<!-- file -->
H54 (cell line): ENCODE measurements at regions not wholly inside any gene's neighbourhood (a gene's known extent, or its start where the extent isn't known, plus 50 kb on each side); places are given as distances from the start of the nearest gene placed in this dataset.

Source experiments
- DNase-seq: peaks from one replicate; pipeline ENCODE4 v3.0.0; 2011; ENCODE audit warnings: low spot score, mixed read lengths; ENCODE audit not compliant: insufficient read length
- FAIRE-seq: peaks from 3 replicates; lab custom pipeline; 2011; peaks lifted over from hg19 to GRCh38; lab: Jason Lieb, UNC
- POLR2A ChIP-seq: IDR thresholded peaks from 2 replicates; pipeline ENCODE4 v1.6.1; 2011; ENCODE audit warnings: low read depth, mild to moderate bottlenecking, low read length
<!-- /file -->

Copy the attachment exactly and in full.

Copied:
H54 (cell line): ENCODE measurements at regions not wholly inside any gene's neighbourhood (a gene's known extent, or its start where the extent isn't known, plus 50 kb on each side); places are given as distances from the start of the nearest gene placed in this dataset.

Source experiments
- DNase-seq: peaks from one replicate; pipeline ENCODE4 v3.0.0; 2011; ENCODE audit warnings: low spot score, mixed read lengths; ENCODE audit not compliant: insufficient read length
- FAIRE-seq: peaks from 3 replicates; lab custom pipeline; 2011; peaks lifted over from hg19 to GRCh38; lab: Jason Lieb, UNC
- POLR2A ChIP-seq: IDR thresholded peaks from 2 replicates; pipeline ENCODE4 v1.6.1; 2011; ENCODE audit warnings: low read depth, mild to moderate bottlenecking, low read length